News report: “The economy only added 160,000 jobs last month.” Economist: “Blah, blah. Doom and gloom. Blah, blah. End of the world. Obscure economic term, blah, blah. Blame someone, blah, blah.” That is pretty much how a recent segment went on the radio.
The “economy” added 160,000 jobs?
No it didn’t. People did. People who run small businesses. People who run “evil” corporations. People who are employing others, driving the economy, and…changing the world.
Then some economist commentated on this “disappointing” news. In a matter of twenty seconds, he managed to explain why the numbers were actually bad, blame both political parties, depress 87% of the listeners, and tie-in the job numbers to an increase in dandruff. OK, I made that last one up…and the statistic about depression.
So, let me get this right. 160,000 people that didn’t have jobs now have jobs, which is 0.2% less unemployed people, and a record low for four years…and that is disappointing?
160,000 people who were likely struggling with self-worth, confidence, and little things like affording food and shelter are now proudly employed. Moms and dads across the country can hold their heads high around their children. Many of them are no longer in need of food stamps or welfare and certainly unemployment benefits. But Johnny Economy says these numbers are a signal the first of the Four Horsemen of the Apocalypse.
I think I figured out what it takes to be a newsworthy economist…pessimism. Just find the cloud in every economic silver lining and go on record finding something wrong with every bit of good news and you, too, can be a quotable economist.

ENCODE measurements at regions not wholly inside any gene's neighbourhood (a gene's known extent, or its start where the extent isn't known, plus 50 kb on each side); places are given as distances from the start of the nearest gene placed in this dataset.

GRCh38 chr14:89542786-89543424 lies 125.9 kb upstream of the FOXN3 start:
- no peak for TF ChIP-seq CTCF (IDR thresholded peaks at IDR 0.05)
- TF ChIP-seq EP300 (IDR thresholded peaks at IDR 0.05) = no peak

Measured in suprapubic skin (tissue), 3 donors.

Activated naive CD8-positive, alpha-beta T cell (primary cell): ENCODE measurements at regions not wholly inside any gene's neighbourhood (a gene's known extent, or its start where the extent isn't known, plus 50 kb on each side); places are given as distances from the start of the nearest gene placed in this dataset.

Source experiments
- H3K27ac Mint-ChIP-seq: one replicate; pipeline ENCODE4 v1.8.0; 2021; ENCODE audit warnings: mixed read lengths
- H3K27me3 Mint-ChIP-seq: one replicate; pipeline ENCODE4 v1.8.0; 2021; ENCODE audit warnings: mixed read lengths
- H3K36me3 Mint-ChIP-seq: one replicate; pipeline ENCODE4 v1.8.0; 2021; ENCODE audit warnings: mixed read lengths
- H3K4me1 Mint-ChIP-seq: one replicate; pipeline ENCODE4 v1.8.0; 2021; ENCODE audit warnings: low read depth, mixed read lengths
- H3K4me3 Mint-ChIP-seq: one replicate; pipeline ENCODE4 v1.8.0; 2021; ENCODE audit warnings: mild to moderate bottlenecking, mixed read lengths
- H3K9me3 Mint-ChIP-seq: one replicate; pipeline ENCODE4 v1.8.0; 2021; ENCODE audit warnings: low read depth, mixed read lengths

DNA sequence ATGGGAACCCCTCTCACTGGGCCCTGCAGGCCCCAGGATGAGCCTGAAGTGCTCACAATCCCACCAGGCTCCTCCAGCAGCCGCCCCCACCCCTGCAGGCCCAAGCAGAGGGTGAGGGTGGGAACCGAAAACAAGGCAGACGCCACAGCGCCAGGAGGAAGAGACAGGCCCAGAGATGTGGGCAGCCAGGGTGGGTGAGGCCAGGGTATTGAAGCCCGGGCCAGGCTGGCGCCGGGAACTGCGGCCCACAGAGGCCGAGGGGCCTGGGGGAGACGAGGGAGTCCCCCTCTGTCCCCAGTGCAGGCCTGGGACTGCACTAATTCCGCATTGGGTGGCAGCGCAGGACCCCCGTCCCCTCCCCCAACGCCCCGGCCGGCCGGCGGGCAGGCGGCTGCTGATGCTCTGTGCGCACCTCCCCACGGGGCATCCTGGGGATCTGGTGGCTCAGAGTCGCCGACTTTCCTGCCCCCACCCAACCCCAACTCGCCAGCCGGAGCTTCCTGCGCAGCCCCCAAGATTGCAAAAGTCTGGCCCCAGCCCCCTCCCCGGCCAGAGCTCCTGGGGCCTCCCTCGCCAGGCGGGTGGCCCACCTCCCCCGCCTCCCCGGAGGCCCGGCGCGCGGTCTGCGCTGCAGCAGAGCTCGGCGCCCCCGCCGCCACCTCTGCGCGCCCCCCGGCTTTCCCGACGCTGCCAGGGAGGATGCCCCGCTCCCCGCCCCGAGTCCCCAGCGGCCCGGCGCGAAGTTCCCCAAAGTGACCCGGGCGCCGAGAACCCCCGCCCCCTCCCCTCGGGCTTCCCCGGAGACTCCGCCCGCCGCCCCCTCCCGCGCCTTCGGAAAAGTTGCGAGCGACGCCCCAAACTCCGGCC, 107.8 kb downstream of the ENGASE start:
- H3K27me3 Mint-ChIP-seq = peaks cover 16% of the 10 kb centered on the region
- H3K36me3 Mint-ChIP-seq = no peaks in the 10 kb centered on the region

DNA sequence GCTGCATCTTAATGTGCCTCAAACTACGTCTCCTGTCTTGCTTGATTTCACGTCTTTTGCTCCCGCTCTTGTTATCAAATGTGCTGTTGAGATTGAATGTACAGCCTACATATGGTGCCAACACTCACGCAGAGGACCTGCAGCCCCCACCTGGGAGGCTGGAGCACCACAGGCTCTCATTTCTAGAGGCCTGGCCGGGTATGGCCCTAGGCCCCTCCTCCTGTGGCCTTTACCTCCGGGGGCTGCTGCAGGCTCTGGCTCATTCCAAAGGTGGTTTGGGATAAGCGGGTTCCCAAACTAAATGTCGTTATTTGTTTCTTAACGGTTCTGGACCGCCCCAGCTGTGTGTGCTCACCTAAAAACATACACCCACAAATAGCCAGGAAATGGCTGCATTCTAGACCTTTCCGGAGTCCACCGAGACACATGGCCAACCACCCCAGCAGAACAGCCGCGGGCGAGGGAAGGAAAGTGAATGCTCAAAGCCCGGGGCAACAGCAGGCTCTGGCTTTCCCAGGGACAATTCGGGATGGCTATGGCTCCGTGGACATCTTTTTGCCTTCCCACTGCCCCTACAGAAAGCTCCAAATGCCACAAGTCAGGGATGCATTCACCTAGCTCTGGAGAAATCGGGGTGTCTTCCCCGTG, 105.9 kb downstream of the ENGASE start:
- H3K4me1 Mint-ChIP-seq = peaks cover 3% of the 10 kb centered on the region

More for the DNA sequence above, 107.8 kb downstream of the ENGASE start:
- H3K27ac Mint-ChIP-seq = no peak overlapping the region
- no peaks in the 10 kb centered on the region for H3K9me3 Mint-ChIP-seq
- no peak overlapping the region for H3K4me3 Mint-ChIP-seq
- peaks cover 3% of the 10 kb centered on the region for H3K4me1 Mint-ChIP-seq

How to overcome pessimists – Step One
I didn’t get much further into the segment because I did the only thing you can do with pessimists:
I turned it off.
And that is always the first step to overcoming pessimists:
Turn them off.
Shut them up.
Tune them out.
Change the channel.
Cover your ears.
I understand that if you work for a pessimistic boss, you can’t just walk away (although, that would be hilarious). But you can tune out the pessimism.
How to overcome pessimists – Step Two
The second step is to replace it or cover it up.
Once you have gotten rid of the pessimism or done your best to do so, it’s time to replace it with something positive. Or at the very least, cover up the damage with something positive.
Once you’ve tuned out or moved on from the pessimism, do these four things:
- Find the silver lining. Focus specifically on what is good. What does this make possible? What can I learn from it? What good comes out of this?
- State the positives. State, out loud, what is good about what you’ve just heard or read.
- Keep it to yourself. Don’t go share the doom and gloom with others. It only reinforces the pessimism.
- Cheer yourself up. Sometimes, what you need more than anything is a pick-me-up and that is OK. Read something positive. Say something positive. Listen to comedy. Whatever gets you back to being…you!
If you’re the pessimist
What if you are the pessimist? Thankfully for you, my own letter to myself should help you. From one pessimist-by-nature to another, I feel your pain.
Be positive. If you feel pessimistic thoughts coming (and you will) keep them to yourself.
Resolve to never again give pessimistic thoughts the fuel they need to grow (the sound of your voice) or a place to expand (others’ ears).
Congratulate yourself when you keep a thought to yourself. That itself is being optimistic.
Focus on what is good and enjoy the small steps of progress. It takes less steps than you think to create dramatic change.
Now, go make this a positive and enjoyable day!
How have you overcome pessimistic people, including yourself?